M. Eileen Dolan, PhD, is a professor of medicine and has many years of expertise in the area of preclinical and clinical drug development as exemplified by over 200 peer-reviewed articles in the areas of anticancer drug development, including research in pharmacokinetics, pharmacodynamics, and pharmacogenetics. She is also the chair of the University of Chicago Medicine Committee on Clinical Pharmacology and Pharmacogenomics. Dr. Dolan is a leader in developing cell-based methods to identify genetic variants contributing to chemotherapeutic-induced cytotoxicity that can be studied in a clinical setting. Her laboratory was the first to demonstrate that chemotherapeutic-induced cytotoxicity is a heritable trait, and the first to utilize lymphoblastoid cell lines as a model to demonstrate inter-ethnic differences in sensitivity to chemotherapy that recapitulates what is observed clinically for these drugs.
Walter Stadler, MD, is the Fred C. Buffett Professor of Medicine and Surgery, director of the genitourinary program, and associate dean for clinical research for the Biological Sciences Division at UChicago. He is an internationally recognized expert in prostate, kidney, bladder, and testicular cancers and concentrates on developing novel chemotherapy, immunotherapy, anti-angiogenic therapy, and molecularly targeted therapy for patients with locally advanced or metastatic disease. His research further focuses on the development of novel clinical trial designs, as well as molecular and imaging predictive biomarkers. He is the co-principal investigator for the collaborative Prostate Cancer SPORE with Northwestern University and the principal investigator for an NCI-funded grant, “Early Drug Development with Phase 2 Emphasis,” through which he helps coordinate the majority of UCCCC investigator-initiated trials.
Advanced Imaging Program
Greg Karczmar, PhD, is a professor of radiology and medical physics and a member of the CALGB/Alliance imaging committee. Since he became a member of the UCCCC in 1991, Dr. Karczmar's research has focused on the development of improved MRI methods for early detection of cancer, noninvasive spatially resolved measurements of tumor oxygenation, and evaluation of tumor response to therapy. He is internationally recognized for development of high-spectral and spatial resolution MRI of the breast, an approach that provides both improved functional and anatomic information. He also developed new approaches to quantitative dynamic contrast-enhanced MRI, which are now widely used for clinical and pre-clinical research, and are the basis for new tools currently under development for routine clinical use. He leads the program's efforts in enhancing the accessibility of MR imaging and other imaging technologies to UCCCC members.
Heber MacMahon, MB, BCh, became co-leader of the Advanced Imaging Program in 2005. He is a professor of radiology and director of thoracic imaging at UChicago. Considered a leader in clinical and basic research relating to image quality, digital image processing, and computer-aided diagnosis, Dr. MacMahon’s research focuses on the applications of computer-enhanced imaging in the chest, including projection radiography and CT. Much of his work has involved clinical evaluations of new technologies, developed in collaboration with imaging scientists, by use of observer tests and ROC analysis. Dr. MacMahon provides expertise on clinical trials of new imaging technologies, tests of radiologists’ performance, and translational research.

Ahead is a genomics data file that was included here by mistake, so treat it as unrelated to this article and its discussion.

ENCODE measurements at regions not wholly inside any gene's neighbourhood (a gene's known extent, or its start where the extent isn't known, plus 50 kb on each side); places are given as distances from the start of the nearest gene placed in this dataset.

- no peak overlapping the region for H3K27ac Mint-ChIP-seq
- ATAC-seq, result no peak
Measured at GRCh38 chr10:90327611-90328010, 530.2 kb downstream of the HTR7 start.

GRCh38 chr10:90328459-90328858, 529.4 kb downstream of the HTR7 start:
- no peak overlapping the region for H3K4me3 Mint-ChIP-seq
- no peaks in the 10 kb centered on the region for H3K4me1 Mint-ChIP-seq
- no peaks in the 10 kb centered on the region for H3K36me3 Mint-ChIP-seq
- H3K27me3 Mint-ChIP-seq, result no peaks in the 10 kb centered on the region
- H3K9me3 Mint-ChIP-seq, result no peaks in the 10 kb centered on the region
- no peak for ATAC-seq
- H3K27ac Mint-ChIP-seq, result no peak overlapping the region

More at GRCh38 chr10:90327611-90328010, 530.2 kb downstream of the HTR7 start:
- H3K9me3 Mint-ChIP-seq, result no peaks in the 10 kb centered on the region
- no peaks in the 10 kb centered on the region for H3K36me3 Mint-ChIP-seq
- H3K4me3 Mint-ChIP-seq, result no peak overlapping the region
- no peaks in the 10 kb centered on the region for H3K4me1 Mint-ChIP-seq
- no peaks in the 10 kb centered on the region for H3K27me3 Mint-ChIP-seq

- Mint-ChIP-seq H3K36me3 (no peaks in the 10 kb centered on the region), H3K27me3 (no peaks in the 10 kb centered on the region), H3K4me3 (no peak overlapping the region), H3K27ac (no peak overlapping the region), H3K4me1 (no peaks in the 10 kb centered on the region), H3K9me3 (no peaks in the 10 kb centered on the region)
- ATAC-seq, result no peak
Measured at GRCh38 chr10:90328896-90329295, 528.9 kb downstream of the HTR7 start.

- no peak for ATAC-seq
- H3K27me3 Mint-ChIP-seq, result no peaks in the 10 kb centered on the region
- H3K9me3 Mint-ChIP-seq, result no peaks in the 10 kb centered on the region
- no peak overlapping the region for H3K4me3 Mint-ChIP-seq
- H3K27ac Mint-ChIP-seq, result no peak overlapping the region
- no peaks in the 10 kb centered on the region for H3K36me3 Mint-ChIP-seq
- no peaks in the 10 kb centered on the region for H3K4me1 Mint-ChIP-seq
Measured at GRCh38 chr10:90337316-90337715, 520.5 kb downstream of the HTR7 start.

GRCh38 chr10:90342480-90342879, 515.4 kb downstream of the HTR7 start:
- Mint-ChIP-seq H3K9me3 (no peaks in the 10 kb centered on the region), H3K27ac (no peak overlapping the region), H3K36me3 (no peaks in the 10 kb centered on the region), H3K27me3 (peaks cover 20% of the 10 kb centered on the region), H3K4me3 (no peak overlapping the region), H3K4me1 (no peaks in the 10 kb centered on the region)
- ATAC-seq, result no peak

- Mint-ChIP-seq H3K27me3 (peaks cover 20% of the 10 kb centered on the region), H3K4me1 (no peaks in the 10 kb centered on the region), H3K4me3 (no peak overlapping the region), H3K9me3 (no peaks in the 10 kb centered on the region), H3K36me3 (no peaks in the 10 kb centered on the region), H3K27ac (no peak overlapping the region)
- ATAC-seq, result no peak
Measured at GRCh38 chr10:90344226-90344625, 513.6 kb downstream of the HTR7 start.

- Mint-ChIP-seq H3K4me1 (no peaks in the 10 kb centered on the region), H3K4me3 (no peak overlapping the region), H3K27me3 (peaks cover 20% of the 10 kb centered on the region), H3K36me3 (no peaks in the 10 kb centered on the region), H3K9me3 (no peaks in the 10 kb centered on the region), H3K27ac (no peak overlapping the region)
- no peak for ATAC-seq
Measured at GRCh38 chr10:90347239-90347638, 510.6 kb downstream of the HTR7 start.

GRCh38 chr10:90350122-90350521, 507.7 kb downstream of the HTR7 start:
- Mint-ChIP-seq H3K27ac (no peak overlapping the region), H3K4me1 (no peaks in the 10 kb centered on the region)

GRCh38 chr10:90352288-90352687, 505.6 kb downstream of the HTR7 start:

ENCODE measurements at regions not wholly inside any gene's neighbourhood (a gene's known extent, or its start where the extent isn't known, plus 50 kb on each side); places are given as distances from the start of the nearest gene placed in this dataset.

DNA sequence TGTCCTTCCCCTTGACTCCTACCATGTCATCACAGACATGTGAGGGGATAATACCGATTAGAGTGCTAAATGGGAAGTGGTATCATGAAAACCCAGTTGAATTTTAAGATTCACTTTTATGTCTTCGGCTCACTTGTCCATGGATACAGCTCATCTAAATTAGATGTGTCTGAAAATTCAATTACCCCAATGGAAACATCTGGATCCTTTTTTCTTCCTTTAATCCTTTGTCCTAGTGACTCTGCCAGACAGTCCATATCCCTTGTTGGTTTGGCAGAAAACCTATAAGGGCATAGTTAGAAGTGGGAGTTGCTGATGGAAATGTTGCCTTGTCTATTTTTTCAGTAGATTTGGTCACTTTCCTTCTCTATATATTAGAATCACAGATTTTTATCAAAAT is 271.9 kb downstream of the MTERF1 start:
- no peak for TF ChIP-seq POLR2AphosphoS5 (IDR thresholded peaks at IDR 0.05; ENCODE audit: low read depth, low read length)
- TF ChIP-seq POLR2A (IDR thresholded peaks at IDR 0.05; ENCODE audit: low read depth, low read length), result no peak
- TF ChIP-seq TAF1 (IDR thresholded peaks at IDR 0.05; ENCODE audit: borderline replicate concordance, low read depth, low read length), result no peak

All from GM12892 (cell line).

Cancer Prevention and Control Program
Habibul Ahsan, MBBS, MMeDSc, is the Louis Block Professor of Health Studies, Medicine, and Human Genetics, and also the UCCCC associate director for population research and director of the Center for Cancer Epidemiology and Prevention. Dr. Ahsan's primary research interests focus on the interplay between environmental and genetic factors in cancer and exploiting this information in cancer prevention in humans. Dr. Ahsan has nearly 20 years’ experience in interdisciplinary research in cancer epidemiology and prevention, especially in the area of breast cancer, skin cancer and other cancer, and precancerous and related phenotypes as they relate to genetics, environmental factors and their interactions. He has published extensively on the molecular epidemiology of carcinogenic effects of arsenic exposure and on the molecular and genetic epidemiology of hormonal etiology of breast cancer.
Andrea King, PhD, is a professor of psychiatry and behavioral neuroscience. She has performed extensive research and clinical work in the area of addiction research (tobacco and alcohol), behavioral medicine, and health psychology. In addition, Dr. King has broad administrative experience within The University of Chicago Medicine as director of the Clinical Addictions Research Laboratory and the Substance Abuse Clinic in Outpatient Psychiatry. Dr. King has maintained an externally funded laboratory and clinical research program in alcohol and tobacco/smoking cessation for over 14 years, and she is nationally recognized in her field for her research on treatment and prevention of substance use disorders. Her research includes pre-clinical studies of substance comorbidity (concurrent alcohol and tobacco use) and risk factors for the development of alcohol use disorders (laboratory and longitudinal studies of binge drinkers), clinical treatment trials of pharmacological adjuncts, behavioral treatment (naltrexone in smoking cessation), and culturally-tailored treatments for addictions (African American community-based treatment of smoking).